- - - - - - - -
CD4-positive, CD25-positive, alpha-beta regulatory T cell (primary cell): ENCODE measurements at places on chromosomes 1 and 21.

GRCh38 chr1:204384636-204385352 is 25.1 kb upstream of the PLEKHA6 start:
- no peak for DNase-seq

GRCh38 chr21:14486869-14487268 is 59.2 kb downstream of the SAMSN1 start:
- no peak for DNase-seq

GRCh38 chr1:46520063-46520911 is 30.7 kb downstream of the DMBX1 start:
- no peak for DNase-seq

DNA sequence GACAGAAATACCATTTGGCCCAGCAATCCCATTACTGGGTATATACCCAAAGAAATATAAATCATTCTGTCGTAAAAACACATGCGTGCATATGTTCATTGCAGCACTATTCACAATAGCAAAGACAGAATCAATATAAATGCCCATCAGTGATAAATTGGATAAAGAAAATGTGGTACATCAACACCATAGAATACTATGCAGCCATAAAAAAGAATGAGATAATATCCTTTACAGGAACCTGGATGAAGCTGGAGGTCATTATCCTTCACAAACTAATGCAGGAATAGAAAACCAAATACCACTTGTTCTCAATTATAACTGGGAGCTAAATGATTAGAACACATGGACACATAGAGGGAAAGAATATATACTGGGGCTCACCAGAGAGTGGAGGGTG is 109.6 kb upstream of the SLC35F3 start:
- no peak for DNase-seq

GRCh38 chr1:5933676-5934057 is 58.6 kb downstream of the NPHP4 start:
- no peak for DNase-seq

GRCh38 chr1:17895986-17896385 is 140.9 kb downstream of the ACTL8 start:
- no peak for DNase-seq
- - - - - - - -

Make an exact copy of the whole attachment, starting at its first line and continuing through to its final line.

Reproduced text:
CD4-positive, CD25-positive, alpha-beta regulatory T cell (primary cell): ENCODE measurements at places on chromosomes 1 and 21.

GRCh38 chr1:204384636-204385352 is 25.1 kb upstream of the PLEKHA6 start:
- no peak for DNase-seq

GRCh38 chr21:14486869-14487268 is 59.2 kb downstream of the SAMSN1 start:
- no peak for DNase-seq

GRCh38 chr1:46520063-46520911 is 30.7 kb downstream of the DMBX1 start:
- no peak for DNase-seq

DNA sequence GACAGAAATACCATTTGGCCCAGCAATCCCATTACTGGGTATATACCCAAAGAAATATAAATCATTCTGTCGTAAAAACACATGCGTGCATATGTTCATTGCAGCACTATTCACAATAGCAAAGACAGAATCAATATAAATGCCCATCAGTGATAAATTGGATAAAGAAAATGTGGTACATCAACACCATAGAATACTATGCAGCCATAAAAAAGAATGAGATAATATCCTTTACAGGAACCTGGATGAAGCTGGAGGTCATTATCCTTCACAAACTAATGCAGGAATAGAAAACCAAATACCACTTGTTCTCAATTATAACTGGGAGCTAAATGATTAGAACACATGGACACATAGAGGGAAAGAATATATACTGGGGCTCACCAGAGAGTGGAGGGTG is 109.6 kb upstream of the SLC35F3 start:
- no peak for DNase-seq

GRCh38 chr1:5933676-5934057 is 58.6 kb downstream of the NPHP4 start:
- no peak for DNase-seq

GRCh38 chr1:17895986-17896385 is 140.9 kb downstream of the ACTL8 start:
- no peak for DNase-seq